Iraq + 1 more

Iraq Situation: UNHCR Flash Update - 6 February 2017



  • 161,886 Internally displaced persons (IDPs) from Mosul and surrounding areas since the military offensive began on 17 October 2016

  • 19,212 UNHCR kits of core relief items (CRIs) distributed to families in camps, assisting some 107,000 IDPs from Mosul and surrounding areas

  • 5,775 family plots are currently occupied out of 11,497 family plots (for some 60,000 people) in UNHCR built camps that are ready to receive IDPs displaced from Mosul corridor.

  • 3 million IDPs since January 2014

  • 245,000 Iraqi refugees hosted by neighbouring countries in the region including

  • 11,451 Iraqis received in Al Hol camp in Syria since 17 October 2016


Mosul: 808 IDPs (138 families) arrived to Khazer M1 camp, 63 IDPs (12 families) to Hasansham M2 camp, and 199 IDPs (34 families) to Nargizilia camp on 2 and 3 February, having fled primarily from north and central neighbourhoods of east Mosul close to the riverbank, which have been under fire from mortars launched from the west bank. IDPs have also been fleeing due to the lack of food and water. During the same period, 452 IDPs (94 families) departed Hasansham U3 camp, and 285 IDPs (60 families) departed Hasansham M2 camp to neighbourhoods in and around east Mosul. Returning families told UNHCR’s protection partner that they were aware there is no public electricity and that potable water is scarce in their place of return. They cited their main reasons for returning as the resumption of work, including some looking to resume work as civil servants.

Shirqat: 288 IDPs (48 families) who fled fighting in eastern Shirqat reached safety across the Tigris River on 1 and 2 February, and are being hosted in government buildings.

Hawiga: 342 IDPs (57 families) fled Hawiga and arrived in Al-Alam on 1 and 2 February. Once they passed through Hamreen Mountain, authorities transported them to the Al-Shahama camp in Tikrit. The camp now hosts 424 families.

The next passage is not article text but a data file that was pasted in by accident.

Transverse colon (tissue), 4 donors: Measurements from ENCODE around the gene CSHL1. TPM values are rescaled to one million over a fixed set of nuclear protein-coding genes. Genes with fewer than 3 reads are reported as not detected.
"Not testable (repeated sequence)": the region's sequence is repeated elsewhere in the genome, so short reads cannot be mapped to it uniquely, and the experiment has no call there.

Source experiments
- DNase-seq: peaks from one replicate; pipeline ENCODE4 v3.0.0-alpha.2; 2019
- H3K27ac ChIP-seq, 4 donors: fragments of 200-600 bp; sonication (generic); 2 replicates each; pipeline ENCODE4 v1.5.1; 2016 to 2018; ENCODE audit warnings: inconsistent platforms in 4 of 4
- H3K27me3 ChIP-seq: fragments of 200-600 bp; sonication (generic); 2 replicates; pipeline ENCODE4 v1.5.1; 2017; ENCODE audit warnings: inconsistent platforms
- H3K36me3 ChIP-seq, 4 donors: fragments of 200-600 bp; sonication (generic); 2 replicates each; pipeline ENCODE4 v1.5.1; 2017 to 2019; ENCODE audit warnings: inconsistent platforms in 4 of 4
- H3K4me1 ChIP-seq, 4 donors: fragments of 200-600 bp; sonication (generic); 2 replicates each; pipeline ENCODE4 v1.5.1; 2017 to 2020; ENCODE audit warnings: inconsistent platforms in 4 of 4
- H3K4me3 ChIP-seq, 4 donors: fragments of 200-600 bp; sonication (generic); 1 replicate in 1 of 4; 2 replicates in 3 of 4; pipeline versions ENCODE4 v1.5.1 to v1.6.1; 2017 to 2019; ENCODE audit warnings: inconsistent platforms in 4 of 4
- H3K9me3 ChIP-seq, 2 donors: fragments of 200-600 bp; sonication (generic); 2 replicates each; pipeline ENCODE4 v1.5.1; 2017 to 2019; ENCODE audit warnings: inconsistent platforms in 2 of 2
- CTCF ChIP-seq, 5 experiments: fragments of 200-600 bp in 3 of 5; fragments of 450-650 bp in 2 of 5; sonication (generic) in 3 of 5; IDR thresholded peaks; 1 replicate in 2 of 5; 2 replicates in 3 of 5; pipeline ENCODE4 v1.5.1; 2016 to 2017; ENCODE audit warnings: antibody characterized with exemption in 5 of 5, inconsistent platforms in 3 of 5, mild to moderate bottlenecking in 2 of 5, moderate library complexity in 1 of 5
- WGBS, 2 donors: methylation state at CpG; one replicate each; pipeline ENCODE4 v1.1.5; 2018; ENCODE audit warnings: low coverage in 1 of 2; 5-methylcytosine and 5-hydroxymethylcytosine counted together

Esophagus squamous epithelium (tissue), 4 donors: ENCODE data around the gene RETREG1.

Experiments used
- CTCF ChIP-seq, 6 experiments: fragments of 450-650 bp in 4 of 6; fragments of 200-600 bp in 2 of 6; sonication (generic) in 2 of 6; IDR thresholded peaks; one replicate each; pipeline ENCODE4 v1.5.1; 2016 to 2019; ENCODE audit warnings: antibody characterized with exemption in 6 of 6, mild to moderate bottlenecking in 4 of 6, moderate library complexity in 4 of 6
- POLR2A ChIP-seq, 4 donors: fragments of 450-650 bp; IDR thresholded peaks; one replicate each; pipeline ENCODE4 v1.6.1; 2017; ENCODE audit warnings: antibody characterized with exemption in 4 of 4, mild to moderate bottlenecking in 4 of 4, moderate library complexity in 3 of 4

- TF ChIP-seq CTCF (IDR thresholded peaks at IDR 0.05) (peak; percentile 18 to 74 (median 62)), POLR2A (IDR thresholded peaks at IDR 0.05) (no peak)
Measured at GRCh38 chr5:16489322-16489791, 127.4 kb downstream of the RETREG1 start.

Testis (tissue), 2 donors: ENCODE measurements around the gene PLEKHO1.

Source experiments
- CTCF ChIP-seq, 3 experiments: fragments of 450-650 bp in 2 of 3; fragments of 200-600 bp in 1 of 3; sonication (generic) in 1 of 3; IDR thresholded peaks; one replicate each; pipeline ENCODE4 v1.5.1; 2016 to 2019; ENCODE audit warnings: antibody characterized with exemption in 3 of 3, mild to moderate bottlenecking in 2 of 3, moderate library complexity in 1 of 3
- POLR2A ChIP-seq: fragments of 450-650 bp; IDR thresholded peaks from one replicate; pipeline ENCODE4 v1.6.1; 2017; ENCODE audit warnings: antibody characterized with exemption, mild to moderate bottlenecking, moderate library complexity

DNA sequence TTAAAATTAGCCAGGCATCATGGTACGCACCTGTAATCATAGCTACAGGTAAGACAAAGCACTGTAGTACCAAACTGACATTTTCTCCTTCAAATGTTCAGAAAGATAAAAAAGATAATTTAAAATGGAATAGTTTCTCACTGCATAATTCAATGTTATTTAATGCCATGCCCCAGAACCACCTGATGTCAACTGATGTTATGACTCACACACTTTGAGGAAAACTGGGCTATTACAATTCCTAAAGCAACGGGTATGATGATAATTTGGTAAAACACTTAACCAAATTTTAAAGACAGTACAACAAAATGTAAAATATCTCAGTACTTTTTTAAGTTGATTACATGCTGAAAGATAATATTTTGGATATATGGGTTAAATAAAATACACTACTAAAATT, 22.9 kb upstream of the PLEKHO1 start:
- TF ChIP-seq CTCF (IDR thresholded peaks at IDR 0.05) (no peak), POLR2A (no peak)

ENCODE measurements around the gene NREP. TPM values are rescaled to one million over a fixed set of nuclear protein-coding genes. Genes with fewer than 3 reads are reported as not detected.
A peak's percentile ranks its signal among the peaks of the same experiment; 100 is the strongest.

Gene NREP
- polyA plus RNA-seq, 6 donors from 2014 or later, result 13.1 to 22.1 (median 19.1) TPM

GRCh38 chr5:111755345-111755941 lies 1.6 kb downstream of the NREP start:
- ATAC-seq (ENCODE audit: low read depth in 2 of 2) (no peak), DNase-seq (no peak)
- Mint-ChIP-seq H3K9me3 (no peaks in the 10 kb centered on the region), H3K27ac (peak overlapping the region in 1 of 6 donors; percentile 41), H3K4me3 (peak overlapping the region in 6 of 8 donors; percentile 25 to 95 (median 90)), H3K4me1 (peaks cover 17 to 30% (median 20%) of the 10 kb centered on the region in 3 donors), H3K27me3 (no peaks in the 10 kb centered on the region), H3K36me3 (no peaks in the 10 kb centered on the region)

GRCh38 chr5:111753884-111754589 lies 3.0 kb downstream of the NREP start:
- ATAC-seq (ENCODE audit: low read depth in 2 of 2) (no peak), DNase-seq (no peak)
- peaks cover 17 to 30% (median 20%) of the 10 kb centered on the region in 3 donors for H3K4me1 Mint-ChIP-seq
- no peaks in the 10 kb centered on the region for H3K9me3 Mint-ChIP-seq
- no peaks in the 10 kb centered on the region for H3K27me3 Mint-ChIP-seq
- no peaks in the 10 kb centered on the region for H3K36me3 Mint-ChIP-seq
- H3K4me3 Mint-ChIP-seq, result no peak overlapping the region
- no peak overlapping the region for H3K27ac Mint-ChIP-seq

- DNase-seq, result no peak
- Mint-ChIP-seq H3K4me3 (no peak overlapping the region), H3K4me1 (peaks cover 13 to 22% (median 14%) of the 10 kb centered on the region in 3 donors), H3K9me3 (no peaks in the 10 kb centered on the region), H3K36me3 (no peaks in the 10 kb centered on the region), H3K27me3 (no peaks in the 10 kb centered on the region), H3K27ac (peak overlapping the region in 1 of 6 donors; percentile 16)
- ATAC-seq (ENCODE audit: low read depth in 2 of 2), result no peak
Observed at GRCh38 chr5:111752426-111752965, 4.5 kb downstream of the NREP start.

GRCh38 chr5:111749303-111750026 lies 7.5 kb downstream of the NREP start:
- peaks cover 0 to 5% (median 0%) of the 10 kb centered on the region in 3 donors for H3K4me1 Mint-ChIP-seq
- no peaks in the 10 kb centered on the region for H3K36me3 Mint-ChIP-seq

UNHCR’s protection partner identified 384 cases of persons with missing documents from across the Hasansham and Khazer camps. The cases were referred to lawyers for assistance in obtaining new documentation. Countywide, 49% of assessed IDP families reported missing some form of civil documentation.

The formal primary school in Hasansham U3 camp has registered about 1,200 students. The headmaster has reiterated to UNHCR that there is a shortage of teachers, stationery and furniture in the school. The school needs to hire twenty teachers to establish enough classes for all registered students.

Living conditions in western Mosul continue to deteriorate. An estimated 750,000 persons remain in the west of the city. UN-Habitat, through a rapid situation assessment involving interviews with key informants, found that approximately 80% of essential food stuff is practically unavailable due to soaring prices and disruptions in the supply chain. At the same time, only 40% of residents have access to safe drinking water. Severe shortages were also noted with respect to petroleum products for heating, cooking, and transportation, as well as medicines and medical supplies.


UNHCR’s Representative in Iraq visited Nargazilia IDP camp on 1 February, and raised the issue of freedom of movement for IDPs with authorities and camp management. Many IDPs in the camp have raised with UNHCR and partners their desire to attend school and work in the host community.

UNHCR opened a query desk in Qaymawa camp to respond to IDPs’ questions and concerns. The query desk operates three times a week to disseminate information, make referrals, and offer a platform to report any complaints.